On the way to session, someone reminded us why we had DID. The diagnosis made sense with losing time and discontinuous experience. But the revealing evidence to us of the in-brain divisions was in the hospital circa summer of 2018.
Our therapist there assigned us homework to document all the trauma we’d ever experienced. We were given a few days to do this.
We wrote everything we could remember in our journal. It was not chronological—and maybe couldn’t really be—because some trauma was ongoing while other time-limited events occurred during it.
We wrote as many different traumas as we could remember (just labels—not full recounting).
In those few days, we would be triggered to a particular trauma and would search in our journal to see is we had documented it. In many cases, we hadn’t documented it. This astounded us. These were major life traumas, and they were not secrets or forgotten. Just not accessible when we were listing them.
We could not seem to remember them all at once. So we tried to study the list.
A day or two later, we took blank paper and folded columns and rows like a spreadsheet and tore them into separate cells (no scissors in-patient).
We then tried to write each trauma down again. And again we could not recall them all in one sitting.
This has really brought home to us the divisions in our brain that keep the enormity of so much trauma from being discernible all at once. For us, is this what DID is? Is this a primary reason or a side function?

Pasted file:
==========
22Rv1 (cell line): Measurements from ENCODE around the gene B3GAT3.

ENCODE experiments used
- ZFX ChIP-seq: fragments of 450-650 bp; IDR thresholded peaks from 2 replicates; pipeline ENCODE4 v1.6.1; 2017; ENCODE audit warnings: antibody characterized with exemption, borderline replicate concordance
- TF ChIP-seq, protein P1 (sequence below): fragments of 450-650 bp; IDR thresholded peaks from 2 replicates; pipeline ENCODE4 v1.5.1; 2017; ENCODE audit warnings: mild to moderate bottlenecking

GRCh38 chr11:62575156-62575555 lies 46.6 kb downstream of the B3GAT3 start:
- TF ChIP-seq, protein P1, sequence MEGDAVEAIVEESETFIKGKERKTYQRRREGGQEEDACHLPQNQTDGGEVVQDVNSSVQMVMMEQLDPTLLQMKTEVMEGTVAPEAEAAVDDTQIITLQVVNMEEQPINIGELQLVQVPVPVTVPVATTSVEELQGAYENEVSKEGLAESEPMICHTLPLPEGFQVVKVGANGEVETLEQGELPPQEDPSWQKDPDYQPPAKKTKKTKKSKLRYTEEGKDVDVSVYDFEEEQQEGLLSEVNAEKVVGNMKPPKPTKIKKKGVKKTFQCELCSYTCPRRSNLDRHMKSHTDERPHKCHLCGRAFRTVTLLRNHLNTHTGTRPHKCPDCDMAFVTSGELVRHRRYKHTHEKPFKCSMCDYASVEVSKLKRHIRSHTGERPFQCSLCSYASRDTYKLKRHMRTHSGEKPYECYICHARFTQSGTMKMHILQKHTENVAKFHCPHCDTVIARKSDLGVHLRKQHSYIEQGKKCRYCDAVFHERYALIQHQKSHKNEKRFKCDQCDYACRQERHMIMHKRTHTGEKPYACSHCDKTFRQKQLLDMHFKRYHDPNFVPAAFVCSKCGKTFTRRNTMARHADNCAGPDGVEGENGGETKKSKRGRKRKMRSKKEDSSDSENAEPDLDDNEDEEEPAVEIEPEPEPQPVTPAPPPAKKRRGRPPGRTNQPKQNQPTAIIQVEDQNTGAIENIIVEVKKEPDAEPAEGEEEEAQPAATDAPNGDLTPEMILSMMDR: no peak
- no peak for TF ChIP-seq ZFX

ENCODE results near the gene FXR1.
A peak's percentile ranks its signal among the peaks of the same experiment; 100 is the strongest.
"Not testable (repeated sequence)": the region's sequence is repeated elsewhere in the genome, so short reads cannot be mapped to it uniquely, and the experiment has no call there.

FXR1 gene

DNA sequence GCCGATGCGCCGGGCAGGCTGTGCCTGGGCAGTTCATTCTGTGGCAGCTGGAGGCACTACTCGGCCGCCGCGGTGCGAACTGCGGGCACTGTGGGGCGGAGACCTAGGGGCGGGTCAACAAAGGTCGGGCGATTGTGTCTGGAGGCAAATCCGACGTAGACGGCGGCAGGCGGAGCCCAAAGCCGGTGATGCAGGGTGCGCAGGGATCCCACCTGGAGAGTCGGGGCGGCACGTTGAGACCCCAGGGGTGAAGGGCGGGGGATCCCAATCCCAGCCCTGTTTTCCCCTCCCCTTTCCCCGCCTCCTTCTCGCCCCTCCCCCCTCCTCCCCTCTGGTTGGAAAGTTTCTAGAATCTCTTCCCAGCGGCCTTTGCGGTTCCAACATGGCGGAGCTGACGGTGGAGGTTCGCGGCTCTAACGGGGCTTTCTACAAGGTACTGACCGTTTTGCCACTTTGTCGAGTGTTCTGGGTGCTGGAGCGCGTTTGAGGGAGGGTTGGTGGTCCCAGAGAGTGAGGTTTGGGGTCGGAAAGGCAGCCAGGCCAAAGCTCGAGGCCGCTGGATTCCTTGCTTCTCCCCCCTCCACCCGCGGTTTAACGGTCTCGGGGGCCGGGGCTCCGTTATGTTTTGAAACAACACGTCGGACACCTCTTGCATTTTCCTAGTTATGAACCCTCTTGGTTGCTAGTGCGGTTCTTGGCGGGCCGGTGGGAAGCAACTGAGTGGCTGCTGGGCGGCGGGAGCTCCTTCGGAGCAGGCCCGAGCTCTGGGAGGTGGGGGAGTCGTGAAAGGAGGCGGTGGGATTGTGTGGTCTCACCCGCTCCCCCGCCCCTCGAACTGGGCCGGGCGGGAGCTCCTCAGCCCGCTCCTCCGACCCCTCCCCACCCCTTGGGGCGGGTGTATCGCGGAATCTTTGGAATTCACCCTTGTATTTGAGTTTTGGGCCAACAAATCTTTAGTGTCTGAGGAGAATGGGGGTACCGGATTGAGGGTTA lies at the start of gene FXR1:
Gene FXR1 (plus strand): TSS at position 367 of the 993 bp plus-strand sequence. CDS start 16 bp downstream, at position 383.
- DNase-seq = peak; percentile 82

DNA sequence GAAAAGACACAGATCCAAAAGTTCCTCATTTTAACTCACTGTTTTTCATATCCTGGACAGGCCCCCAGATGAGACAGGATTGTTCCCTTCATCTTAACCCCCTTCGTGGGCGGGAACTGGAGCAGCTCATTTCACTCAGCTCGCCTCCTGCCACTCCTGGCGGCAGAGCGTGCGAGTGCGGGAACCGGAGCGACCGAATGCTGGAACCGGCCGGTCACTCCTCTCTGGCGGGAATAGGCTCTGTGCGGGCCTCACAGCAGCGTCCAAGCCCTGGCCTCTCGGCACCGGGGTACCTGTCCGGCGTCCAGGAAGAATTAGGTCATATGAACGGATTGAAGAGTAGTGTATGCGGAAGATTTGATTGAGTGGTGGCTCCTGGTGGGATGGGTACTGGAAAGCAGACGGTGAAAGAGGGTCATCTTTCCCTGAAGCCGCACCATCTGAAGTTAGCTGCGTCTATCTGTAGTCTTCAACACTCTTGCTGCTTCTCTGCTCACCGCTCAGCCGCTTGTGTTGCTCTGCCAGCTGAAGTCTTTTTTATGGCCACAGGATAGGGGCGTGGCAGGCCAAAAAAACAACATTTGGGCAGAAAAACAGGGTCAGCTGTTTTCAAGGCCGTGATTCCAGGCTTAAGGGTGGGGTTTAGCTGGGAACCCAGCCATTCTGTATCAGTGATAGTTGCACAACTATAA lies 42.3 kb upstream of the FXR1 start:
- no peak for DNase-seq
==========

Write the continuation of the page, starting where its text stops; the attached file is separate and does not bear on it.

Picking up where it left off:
DID created divisions to prevent us from experiencing all this trauma at once. This is what a brain can do to try to survive.
Especially as a child, what we could tolerate was limited, but the year we turned 18 added significant traumas, and we were already so vulnerable from prior traumas.
It’s hard to write about because it’s a little mushy. What are the dangers in trying to stitch together things that are not neuroconnected?
We don’t keep trying to see traumas all at once. We don’t do exposure therapy. It might take our whole life, and we might never finish. We want to try to experience presence, even a little, instead. Maybe these don’t have to be mutually exclusive. But with so much trauma, constant exposure seem violent, the gain not worth the pain.
Those who know exposure therapy, what do you think?
Does the potential purpose of our DID make sense to anyone reading this post?